Primaries: The Unifying Force
We present a formal model of intra-party politics to explain candidate selection within political parties. We think of parties as heterogeneous groups of individuals who aim to implement a set of policies but who differ in their priorities. When party heterogeneity is too great, parties are in danger of splitting into smaller yet more homogeneous political groups. In this context we argue that primaries can have a unifying role if the party elite cannot commit to policy concessions. Our model shows how three factors interact to create incentives for the adoption of primary elections, namely (1) the alignment in the preferred policies of various factions within a party, (2) the relative weight of each of these factions and (3) the electoral system. We discuss the existing empirical literature and demonstrate how existing studies can be improved in light of our theoretical predictions to provide a new, structured perspective on the adoption of primary elections.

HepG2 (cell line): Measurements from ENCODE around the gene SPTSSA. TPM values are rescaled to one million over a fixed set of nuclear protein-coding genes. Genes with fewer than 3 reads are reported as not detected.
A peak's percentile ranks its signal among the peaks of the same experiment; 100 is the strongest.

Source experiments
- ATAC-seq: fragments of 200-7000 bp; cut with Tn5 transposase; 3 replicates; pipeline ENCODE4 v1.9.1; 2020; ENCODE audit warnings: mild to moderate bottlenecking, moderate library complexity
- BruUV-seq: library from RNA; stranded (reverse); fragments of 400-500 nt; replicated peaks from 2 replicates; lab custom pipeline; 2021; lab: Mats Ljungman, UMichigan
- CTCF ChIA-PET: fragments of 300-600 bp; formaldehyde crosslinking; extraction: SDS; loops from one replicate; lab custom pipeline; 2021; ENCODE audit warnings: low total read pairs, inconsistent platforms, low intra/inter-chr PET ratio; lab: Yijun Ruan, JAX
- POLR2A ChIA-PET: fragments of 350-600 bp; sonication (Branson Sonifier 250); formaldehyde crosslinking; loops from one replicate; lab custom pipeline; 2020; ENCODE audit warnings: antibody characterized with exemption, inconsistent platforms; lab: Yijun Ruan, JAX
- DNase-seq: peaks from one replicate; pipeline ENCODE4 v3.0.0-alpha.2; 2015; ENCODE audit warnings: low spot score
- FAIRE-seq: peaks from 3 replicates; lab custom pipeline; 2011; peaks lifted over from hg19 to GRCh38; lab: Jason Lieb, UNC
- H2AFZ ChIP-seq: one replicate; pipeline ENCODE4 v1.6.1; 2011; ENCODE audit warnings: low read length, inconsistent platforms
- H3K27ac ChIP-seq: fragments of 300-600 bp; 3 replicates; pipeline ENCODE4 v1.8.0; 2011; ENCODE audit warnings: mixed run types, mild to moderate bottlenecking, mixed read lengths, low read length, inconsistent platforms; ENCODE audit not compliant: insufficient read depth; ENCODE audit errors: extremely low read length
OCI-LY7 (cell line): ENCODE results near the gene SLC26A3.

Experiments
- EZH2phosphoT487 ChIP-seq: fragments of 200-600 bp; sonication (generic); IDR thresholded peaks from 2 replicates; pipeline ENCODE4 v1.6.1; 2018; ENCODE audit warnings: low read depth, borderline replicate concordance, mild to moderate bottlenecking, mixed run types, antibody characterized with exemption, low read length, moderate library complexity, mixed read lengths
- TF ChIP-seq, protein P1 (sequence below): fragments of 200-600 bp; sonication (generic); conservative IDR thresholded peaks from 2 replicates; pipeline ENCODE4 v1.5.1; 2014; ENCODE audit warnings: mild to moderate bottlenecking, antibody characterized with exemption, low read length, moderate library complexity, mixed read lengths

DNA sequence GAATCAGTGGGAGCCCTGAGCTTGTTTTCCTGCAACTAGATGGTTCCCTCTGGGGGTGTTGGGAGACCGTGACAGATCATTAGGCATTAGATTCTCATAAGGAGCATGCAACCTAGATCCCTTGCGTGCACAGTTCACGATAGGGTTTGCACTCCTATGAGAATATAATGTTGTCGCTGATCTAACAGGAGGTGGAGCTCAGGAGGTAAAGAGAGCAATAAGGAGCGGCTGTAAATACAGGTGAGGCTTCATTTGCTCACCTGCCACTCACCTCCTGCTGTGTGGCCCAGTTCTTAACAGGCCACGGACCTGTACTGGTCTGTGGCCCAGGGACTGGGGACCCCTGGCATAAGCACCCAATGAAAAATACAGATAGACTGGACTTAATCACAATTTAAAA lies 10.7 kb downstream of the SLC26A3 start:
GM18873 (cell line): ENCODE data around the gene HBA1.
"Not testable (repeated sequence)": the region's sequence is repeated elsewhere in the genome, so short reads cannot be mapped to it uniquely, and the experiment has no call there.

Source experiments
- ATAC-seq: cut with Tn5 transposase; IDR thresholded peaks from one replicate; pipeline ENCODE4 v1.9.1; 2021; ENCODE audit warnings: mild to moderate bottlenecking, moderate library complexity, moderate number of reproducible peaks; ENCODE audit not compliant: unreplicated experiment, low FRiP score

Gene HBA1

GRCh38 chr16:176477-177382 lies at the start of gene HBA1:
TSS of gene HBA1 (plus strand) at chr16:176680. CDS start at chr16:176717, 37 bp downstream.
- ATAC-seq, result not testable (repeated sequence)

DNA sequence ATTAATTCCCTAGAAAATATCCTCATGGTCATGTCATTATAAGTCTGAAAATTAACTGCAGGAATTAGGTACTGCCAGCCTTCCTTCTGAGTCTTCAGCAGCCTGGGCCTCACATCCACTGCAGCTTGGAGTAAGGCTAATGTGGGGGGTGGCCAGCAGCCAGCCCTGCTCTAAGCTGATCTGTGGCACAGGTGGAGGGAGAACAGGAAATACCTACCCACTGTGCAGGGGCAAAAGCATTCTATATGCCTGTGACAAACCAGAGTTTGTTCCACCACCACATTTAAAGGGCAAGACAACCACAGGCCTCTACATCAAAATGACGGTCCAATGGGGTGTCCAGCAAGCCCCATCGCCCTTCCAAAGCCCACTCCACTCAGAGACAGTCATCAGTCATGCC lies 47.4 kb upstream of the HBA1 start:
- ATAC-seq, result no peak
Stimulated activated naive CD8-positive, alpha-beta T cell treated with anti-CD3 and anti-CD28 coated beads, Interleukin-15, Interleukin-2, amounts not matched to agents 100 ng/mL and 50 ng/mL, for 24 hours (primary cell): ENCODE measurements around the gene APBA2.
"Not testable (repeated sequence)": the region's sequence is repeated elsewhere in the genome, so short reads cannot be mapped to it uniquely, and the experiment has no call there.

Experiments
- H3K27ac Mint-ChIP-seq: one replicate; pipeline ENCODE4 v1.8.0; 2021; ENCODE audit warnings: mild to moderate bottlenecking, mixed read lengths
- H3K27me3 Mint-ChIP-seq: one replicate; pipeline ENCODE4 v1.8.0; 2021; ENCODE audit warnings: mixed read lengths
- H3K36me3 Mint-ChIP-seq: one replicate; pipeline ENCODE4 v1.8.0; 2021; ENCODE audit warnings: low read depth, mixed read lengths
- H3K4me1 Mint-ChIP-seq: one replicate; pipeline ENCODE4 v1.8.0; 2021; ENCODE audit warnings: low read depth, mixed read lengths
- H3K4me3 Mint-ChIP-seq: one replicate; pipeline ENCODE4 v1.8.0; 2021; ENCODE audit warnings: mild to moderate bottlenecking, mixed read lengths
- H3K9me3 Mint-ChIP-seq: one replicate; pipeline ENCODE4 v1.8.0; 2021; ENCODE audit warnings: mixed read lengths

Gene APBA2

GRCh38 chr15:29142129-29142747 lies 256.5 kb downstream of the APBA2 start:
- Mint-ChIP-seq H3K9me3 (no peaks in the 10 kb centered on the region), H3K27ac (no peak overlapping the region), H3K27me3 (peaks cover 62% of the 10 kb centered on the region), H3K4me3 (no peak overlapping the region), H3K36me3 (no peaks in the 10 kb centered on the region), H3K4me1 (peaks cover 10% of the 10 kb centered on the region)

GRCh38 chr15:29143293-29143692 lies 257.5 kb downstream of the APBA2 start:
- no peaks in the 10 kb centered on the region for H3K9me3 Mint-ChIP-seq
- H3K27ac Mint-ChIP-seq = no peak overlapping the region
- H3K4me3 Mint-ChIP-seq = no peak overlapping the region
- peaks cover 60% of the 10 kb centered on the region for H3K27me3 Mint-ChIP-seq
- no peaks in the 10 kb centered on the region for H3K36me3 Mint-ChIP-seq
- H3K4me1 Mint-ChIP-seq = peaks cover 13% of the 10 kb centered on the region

Pre-print version of the article can be downloaded here. Published version can be downloaded here. Supplementary material is available here.
Keywords: political parties, primary elections, candidate selection, party wings, party factions, internal party conflict, voting, elections, primaries.